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Report on Sheveluch (Russia) — February 2017

Bulletin of the Global Volcanism Network, vol. 42, no. 2 (February 2017)
Managing Editor: Edward Venzke. Report research and preparation by: Paul Berger.

Sheveluch (Russia) Dome extrusion, hot block avalanches, and strong explosions continue through August 2015

Please cite this report as:

Global Volcanism Program, 2017. Report on Sheveluch (Russia). In: Venzke, E. (ed.), Bulletin of the Global Volcanism Network, 42:2. Smithsonian Institution. https://doi.org/10.5479/si.GVP.BGVN201702-300270.

Volcano Profile |  Complete Bulletin


Sheveluch

Russia

56.653°N, 161.36°E; summit elev. 3283 m

All times are local (unless otherwise noted)


An eruption at Sheveluch has been ongoing since 1999, and the activity there was previously described through February 2015 (BGVN 42:01). During March-August 2015, the same type of activity prevailed, with lava dome extrusion, incandescence, hot block avalanches, fumarolic activity, and occasional strong explosions that generated ash plumes. Most of the following data comes from Kamchatka Volcanic Eruption Response Team (KVERT) reports. During this period the Aviation Color Code remained at Orange (the second highest level on a four-color scale).

KVERT reported that during 27 February-15 May 2015, lava-dome extrusion onto the N flank continued to be accompanied by incandescence, hot block avalanches, and fumarolic activity. This activity diminished somewhat during 22 May-14 July, when lava-dome extrusion was accompanied only by fumarolic activity. However, heightened activity resumed during 15 July-31 August, when KVERT reported that lava-dome extrusion was accompanied by fumarolic activity, dome incandescence, and hot avalanches.

Between 28 February and the middle of April 2015, strong explosions generated ash plumes that rose to 7-12 km altitude. Ash drifted as much as 885 km in various directions, and ash fell in Ust-Kamchatsk (85 km SE) at least twice in March. Based on KVERT reports, ash plumes on 15 June and 5-6 July only rose as high as 3.3-5 km in altitude.

A daily thermal anomaly was detected 27 February-15 May, except when cloud cover obscured views. During 16-30 May, thermal anomalies were only detected occasionally in satellite images, but became more frequent thereafter, depending on cloud cover. KVERT reported that during 10 July-31 August, satellite images again detected an almost daily thermal anomaly over the dome.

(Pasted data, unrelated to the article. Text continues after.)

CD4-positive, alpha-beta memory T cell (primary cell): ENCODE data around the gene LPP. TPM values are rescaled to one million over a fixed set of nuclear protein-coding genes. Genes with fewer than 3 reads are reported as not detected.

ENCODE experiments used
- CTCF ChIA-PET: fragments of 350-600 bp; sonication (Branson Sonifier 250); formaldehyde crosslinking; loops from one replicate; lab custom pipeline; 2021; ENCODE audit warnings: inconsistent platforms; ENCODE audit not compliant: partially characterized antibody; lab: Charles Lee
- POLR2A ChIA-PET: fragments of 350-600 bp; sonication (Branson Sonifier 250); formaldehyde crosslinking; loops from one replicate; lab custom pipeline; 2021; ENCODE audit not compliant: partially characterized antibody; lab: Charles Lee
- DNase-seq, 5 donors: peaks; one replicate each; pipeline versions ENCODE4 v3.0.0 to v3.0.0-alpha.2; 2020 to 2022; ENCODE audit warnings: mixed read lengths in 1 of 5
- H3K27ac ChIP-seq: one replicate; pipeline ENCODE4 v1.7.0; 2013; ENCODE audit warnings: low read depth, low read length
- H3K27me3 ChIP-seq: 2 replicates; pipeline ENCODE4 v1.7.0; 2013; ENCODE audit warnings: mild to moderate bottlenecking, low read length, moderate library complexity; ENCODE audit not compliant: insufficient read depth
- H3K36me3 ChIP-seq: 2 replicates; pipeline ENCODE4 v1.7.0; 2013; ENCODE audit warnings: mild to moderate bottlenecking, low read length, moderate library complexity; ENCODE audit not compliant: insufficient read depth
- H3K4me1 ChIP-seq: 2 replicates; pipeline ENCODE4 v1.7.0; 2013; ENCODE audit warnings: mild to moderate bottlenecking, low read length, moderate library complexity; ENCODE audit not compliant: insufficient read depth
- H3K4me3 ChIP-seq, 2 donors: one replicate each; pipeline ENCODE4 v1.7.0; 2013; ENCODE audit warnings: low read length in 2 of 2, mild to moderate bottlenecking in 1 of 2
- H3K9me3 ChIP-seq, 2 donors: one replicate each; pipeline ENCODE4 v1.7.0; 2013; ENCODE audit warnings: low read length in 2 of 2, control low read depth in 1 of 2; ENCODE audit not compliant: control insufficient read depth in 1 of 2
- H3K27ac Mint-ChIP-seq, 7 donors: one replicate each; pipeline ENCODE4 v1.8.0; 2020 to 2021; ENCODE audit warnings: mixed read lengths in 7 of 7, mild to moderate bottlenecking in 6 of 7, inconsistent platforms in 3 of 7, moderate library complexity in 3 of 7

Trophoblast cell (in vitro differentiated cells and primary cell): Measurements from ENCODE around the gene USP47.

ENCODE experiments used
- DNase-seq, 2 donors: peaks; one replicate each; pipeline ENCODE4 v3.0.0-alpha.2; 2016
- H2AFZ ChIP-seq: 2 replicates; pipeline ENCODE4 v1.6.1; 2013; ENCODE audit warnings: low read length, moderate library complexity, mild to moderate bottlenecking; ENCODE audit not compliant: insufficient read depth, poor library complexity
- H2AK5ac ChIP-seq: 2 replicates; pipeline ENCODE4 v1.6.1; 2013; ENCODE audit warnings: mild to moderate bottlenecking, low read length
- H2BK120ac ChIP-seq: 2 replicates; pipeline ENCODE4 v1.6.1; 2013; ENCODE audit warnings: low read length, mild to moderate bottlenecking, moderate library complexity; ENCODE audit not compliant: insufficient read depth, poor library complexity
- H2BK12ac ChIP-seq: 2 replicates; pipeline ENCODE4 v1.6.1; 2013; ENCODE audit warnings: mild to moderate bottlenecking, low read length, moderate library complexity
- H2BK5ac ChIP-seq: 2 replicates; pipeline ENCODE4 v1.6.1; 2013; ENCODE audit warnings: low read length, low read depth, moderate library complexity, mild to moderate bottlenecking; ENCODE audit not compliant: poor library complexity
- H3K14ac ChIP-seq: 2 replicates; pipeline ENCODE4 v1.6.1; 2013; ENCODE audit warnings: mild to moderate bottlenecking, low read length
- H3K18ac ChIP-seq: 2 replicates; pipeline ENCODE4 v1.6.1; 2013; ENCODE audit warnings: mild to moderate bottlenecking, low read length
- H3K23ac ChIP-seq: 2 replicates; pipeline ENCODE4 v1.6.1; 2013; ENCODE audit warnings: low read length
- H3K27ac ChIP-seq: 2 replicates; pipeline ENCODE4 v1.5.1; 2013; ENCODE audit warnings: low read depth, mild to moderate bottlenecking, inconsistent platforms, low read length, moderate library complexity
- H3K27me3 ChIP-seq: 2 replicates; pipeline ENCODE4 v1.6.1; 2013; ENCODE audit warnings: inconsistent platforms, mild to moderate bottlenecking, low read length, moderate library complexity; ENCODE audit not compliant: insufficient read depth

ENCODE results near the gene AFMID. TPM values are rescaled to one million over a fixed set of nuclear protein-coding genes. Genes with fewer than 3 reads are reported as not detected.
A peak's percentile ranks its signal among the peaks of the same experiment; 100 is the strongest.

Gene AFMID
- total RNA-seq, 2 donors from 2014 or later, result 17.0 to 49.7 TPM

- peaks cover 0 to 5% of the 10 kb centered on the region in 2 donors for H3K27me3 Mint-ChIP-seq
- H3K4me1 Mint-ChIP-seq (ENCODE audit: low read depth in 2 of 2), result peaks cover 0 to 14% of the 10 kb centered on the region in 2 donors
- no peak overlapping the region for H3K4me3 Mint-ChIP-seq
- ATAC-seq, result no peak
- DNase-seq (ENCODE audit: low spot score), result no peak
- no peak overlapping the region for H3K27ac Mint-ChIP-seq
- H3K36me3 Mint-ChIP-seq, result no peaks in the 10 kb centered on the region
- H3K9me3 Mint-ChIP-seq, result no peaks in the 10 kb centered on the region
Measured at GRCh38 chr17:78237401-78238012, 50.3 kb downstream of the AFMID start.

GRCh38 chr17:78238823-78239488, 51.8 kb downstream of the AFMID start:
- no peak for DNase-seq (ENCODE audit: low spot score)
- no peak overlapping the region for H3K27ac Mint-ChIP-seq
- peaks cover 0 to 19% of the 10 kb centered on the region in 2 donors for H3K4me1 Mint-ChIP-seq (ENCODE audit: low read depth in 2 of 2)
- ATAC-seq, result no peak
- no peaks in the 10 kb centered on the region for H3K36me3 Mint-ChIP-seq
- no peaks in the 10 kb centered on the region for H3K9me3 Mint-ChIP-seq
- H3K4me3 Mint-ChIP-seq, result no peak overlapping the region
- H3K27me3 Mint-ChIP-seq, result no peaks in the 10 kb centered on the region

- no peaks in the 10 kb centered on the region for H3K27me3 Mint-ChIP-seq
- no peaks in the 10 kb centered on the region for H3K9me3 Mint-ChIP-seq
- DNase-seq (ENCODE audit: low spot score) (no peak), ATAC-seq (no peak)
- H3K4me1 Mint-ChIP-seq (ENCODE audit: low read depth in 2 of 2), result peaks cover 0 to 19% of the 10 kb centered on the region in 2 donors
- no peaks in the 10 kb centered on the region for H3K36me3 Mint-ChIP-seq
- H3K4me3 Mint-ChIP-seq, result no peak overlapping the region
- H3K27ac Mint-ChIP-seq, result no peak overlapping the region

Thermal anomalies based on MODIS satellite instruments analyzed using the MODVOLC algorithm were infrequent during the reporting period, in contrast to the almost daily hotspots reported by KVERT. One hotspot was detected in March, April, and June, none in May, four in July, and eight in August.

Geologic Background. The high, isolated massif of Sheveluch volcano (also spelled Shiveluch) rises above the lowlands NNE of the Kliuchevskaya volcano group. The 1300 km3 volcano is one of Kamchatka's largest and most active volcanic structures. The summit of roughly 65,000-year-old Stary Shiveluch is truncated by a broad 9-km-wide late-Pleistocene caldera breached to the south. Many lava domes dot its outer flanks. The Molodoy Shiveluch lava dome complex was constructed during the Holocene within the large horseshoe-shaped caldera; Holocene lava dome extrusion also took place on the flanks of Stary Shiveluch. At least 60 large eruptions have occurred during the Holocene, making it the most vigorous andesitic volcano of the Kuril-Kamchatka arc. Widespread tephra layers from these eruptions have provided valuable time markers for dating volcanic events in Kamchatka. Frequent collapses of dome complexes, most recently in 1964, have produced debris avalanches whose deposits cover much of the floor of the breached caldera.

Information Contacts: Kamchatka Volcanic Eruptions Response Team (KVERT), Far Eastern Branch, Russian Academy of Sciences, 9 Piip Blvd., Petropavlovsk-Kamchatsky, 683006, Russia (URL: http://www.kscnet.ru/ivs/kvert/); Hawai'i Institute of Geophysics and Planetology (HIGP), MODVOLC Thermal Alerts System, School of Ocean and Earth Science and Technology (SOEST), Univ. of Hawai'i, 2525 Correa Road, Honolulu, HI 96822, USA (URL: http://modis.higp.hawaii.edu/).